Biden Starts to Hit Stride on Asylum Protections

World Refugee Day (June 20) marked six months of the Biden Administration.  In that time, The Advocates and other organizations have been extremely disappointed with the President’s failure to deliver on promises for swift and bold action on immigration and human rights.  While we celebrated the first days of Administration with executive orders ending the Muslim and African Bans, laying-out plans for asylum protections, stopping harmful Trump-era regulations, pausing funding for the Border Wall, and sending comprehensive immigration reform to Congress, enthusiasm had given way to concerns as months passed with the Biden Administration failing to take decisive action, continuing the status quo, and waffling on crucial rights issues.   

Yet, almost as if it’s awoken and decided to meet the moment, there have recently been some  exciting actions on immigration from President Biden.  The Advocates views these steps as crucial, positive, and exciting, but remains cautions that the Administration must maintain its commitment, energy and resolve in not only undoing harmful Trump-era immigration policy but leading bold and visionary change that eschews political decisions to ensure our immigration system is safe, orderly, transparent, just and protects the dignity and rights of all people.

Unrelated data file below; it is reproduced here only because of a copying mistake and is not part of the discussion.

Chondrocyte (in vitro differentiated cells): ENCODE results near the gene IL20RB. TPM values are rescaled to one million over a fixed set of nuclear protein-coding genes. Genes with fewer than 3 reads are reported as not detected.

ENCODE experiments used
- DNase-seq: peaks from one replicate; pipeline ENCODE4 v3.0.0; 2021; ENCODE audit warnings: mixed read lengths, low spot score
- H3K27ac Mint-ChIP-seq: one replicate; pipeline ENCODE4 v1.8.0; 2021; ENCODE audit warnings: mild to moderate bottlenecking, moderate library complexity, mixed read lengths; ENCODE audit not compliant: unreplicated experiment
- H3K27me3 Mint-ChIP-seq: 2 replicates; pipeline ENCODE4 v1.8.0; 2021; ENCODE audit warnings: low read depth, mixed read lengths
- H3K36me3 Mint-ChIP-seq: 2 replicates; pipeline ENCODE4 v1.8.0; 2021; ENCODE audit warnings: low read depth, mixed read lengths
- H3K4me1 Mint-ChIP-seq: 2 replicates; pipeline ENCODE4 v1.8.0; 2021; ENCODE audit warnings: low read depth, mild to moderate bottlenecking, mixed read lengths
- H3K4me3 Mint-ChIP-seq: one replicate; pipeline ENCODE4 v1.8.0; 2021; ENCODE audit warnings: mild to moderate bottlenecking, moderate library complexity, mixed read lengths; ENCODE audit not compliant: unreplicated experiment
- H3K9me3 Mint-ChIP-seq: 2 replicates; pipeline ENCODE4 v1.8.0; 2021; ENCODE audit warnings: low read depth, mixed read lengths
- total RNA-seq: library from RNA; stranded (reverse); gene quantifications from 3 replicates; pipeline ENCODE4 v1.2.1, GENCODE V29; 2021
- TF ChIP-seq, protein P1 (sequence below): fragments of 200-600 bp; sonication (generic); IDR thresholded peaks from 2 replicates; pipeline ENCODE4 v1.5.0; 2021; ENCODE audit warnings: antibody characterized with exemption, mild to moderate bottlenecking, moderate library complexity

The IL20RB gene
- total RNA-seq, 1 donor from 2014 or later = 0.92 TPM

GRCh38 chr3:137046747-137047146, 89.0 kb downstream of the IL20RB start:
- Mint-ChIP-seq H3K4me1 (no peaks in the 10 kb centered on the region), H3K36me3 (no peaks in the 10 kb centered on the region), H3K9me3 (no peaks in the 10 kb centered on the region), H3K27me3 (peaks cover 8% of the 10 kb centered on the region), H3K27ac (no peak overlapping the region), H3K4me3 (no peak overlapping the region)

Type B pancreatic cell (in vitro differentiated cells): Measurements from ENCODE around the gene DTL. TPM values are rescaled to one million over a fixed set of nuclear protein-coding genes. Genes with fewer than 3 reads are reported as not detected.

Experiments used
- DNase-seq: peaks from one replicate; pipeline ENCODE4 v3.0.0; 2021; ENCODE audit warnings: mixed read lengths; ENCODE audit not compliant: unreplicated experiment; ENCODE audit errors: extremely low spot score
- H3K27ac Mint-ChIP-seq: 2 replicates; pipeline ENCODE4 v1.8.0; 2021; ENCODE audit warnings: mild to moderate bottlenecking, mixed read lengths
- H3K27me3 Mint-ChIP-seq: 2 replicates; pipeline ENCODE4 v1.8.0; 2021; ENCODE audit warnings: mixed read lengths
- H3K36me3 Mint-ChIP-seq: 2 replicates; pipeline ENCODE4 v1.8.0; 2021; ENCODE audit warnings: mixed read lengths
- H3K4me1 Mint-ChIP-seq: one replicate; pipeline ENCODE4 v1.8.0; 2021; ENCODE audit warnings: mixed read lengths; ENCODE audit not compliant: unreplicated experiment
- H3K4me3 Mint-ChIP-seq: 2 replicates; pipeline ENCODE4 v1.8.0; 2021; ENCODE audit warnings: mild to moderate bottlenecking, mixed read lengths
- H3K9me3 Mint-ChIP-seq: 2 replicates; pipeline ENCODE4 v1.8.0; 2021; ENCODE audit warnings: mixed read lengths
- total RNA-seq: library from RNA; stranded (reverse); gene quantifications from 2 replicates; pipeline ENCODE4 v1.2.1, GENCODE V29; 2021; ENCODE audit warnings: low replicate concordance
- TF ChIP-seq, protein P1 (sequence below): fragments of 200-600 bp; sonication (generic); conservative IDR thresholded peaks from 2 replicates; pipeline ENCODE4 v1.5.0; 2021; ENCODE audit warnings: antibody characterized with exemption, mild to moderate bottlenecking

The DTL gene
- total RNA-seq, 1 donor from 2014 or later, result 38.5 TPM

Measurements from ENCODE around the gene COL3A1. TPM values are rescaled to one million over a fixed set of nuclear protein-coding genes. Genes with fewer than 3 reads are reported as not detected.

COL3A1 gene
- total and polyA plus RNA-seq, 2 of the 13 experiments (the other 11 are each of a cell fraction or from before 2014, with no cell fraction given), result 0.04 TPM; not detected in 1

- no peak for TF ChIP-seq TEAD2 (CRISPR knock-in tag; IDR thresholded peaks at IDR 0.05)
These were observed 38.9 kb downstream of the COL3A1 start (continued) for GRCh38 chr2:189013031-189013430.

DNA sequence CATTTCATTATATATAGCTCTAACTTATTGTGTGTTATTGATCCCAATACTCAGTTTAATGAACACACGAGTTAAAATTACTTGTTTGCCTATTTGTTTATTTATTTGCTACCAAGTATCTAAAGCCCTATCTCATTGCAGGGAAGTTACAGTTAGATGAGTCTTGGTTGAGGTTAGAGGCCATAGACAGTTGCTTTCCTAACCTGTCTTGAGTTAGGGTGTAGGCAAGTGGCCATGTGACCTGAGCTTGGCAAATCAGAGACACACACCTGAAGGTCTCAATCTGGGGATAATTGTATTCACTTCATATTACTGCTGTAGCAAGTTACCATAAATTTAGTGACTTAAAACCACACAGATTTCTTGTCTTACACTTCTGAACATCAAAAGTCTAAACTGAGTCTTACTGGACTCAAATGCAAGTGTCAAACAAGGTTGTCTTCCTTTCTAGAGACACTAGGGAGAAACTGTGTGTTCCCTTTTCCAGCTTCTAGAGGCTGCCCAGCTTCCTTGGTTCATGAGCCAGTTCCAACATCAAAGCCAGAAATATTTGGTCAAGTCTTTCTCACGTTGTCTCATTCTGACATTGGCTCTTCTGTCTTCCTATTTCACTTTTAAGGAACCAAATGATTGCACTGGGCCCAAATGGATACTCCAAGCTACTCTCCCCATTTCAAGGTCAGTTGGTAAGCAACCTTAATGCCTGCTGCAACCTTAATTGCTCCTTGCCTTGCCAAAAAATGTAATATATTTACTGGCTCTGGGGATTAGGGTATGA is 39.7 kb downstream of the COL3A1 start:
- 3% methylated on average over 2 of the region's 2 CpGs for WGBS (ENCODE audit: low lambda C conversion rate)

The changes The Administration has recently announced  include:   

  1. Vacating harmful and illegal Attorney General decisions on asylum issued under the Trump Administration to dismantle protections for victims of gender-based, family and gang violence. 

Attorney General Garland announced on June 16 that the Department of Justice would vacate several Trump-era decisions that resulted in the denial of thousands of claims.  Attorney General Sessions and Attorney General Barr referred the cases of Matter of A- B- and Matter of L- E- A- to themselves.  Not only is such a move by an Attorney General highly unusual, but the move made it nearly impossible for an asylum seeker to prevail on fears of persecution based on gender and family violence (Matter of A- B-) or gang violence targeted at family members (Matter of L- E- A-).  This, despite the fact that international law is clear that such claims can be sufficient to trigger obligations against removal under the Refugee Convention to which the U.S. is a party.